Mrs. Likins, the Bancroft book agent, took pride and comfort in her membership in the Rebekah order of the Independent Order of Odd Fellows and she mentions this several times in her memoir.
The Odd Fellows were founded in the United States of America in 1819 and quickly became one of the foremost fraternal orders. It became the first fraternity in the United States to include both men and women when it adopted the Rebekah degree in 1851, at the behest of Schuyler Colfax, later Vice-President of the United States under Abraham Lincoln. The Odd Fellows emphasized service and charity along with the usual benefits of fraternity, and by the second half of the 19th century they were the largest fraternal organization in the United State.
Amy Likins says that she became a Rebekah fifteen years before coming to California in 1868, which would have been only two years after the degree was created. She found her association quite useful as she went about her travels as a book agent. A man wearing the symbol of the Odd Fellows, the three link chain, was someone she could trust, someone she could call on to assist her if she were accosted by some “ruffian,” as she relates in the following story.
The next day I visited the R.R. offices, and on making my appearance before the illustrious and distinguished Govenor S.*, I was treated with a very great deal of respect, and received permission from him to visit all of the offices, after having himself patronized me, for which I tendered him my sincere thanks. I then called in every office, and among the numerous clerks; my order book will show evidence of their liberal patronage, for which I thanked them all very kindly. I here admit that Rail Road men are a class that have treated me very politely, and with but one exception . . .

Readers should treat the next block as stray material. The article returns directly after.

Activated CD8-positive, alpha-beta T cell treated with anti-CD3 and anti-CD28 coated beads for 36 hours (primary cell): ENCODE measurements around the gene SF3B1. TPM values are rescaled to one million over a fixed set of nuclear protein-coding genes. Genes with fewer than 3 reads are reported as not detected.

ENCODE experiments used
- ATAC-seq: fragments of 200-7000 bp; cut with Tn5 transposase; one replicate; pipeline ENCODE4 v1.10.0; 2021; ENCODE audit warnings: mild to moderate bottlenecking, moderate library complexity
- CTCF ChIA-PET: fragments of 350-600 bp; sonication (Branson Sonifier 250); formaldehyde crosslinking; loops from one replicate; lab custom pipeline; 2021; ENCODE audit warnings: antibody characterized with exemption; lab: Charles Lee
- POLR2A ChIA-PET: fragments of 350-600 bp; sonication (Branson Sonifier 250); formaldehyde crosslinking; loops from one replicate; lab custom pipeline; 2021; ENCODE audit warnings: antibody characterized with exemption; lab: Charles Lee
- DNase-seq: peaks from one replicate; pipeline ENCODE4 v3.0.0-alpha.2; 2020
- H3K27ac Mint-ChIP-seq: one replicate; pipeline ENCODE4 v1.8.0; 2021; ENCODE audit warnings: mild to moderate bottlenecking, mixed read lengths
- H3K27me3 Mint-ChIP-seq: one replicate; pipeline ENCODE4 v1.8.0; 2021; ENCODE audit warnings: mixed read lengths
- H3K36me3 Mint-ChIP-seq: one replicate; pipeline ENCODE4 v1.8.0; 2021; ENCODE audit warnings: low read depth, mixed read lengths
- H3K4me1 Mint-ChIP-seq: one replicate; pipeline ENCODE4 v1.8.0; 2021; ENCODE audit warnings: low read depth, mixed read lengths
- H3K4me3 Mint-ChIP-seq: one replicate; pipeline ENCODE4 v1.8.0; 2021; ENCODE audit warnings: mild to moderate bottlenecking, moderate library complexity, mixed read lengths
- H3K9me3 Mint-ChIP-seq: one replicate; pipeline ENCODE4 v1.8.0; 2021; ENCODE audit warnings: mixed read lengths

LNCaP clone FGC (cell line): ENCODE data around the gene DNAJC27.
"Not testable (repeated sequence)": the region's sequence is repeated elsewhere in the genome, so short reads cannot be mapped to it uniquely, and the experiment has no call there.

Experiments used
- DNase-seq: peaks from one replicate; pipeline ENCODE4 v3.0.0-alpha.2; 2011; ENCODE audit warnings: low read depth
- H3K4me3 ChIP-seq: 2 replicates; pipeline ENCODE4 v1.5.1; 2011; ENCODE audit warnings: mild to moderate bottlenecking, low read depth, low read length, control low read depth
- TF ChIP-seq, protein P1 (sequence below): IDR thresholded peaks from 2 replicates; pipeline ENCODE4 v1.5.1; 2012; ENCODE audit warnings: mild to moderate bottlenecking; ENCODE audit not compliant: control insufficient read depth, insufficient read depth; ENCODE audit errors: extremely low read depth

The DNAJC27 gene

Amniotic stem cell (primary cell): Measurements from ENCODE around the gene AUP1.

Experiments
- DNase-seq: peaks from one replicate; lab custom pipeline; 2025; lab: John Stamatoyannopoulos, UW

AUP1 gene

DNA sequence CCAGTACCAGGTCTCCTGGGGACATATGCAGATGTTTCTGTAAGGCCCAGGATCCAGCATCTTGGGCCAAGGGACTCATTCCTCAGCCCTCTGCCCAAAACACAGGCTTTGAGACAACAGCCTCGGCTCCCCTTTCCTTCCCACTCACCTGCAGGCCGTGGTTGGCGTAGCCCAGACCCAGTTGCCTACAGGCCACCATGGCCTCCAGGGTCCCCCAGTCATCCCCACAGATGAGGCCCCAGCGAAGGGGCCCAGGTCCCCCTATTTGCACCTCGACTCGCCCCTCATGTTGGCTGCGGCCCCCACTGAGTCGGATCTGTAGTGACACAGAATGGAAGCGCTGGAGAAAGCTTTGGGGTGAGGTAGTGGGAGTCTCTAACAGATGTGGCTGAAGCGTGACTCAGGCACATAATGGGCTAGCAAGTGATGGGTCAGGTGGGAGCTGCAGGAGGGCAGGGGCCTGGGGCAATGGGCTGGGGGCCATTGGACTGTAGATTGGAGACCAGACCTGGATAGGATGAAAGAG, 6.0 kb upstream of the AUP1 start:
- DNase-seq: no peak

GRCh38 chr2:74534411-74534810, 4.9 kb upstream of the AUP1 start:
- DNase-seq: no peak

This fellow was in the employ of Mr. J., the superintendent of the road from Sacramento to Folsom. He was a baggage master, by the name of L. He came up to me, and offered to shake hands. Without being impolite, I could not very well refuse, at the same time telling him that I did not remember ever meeting him before. With a hateful grin, he said, “you cannot play that on me; didn’t I see you in San José, the week before last, working on this same book?” reaching his hand for the prospectus, which I refused to give him, saying, “you are very much mistaken, I was in that place, but had a different book.”
“I presume you take me for Mrs. B.,” who was working there on the same book. He answered, “you need not try to play such a game on me, as I know you are that Mrs. B.; probably if you don’t want to recognize me, you would recognize Mr. F., the engineer, if he would come around. Probably, you will also deny making a row between him and his wife, a few weeks ago.”
Finding it was impossible for me to convince him of his mistake, and seeing that he was a ruffian under the influence of liquor, and as I had tried hard to get away from him and his abuse, he persisted in following. At a little distance, I saw a Mr. J—, who wore an emblem of Odd Fellowship, and was pleased to find that he had taken the Rebekah degree; and immediately inquired of me what assistance I needed. I told him my name and situation as best I could, for weeping. I pointed out to him the ruffian, who stood at some little distance. Mr. J— called to him, and told him he must necessarily be mistaken, as Mrs. J. W. L. must be a lady, or otherwise she would not be in possession of certain signs and pass-words. He also told him that if he did not at once beg the lady’s pardon he would discharge him from his employ.
The ruffian did indeed beg her pardon, “with a half drunken idiotic grin on his
countenance,” and Mrs. Likins went on her way, secure in the knowledge that her Rebekah affiliation had come to her aid.
*Presumably Governor Leland Stanford, who after serving a term as state governor (1862-63), went back to being a railroad baron.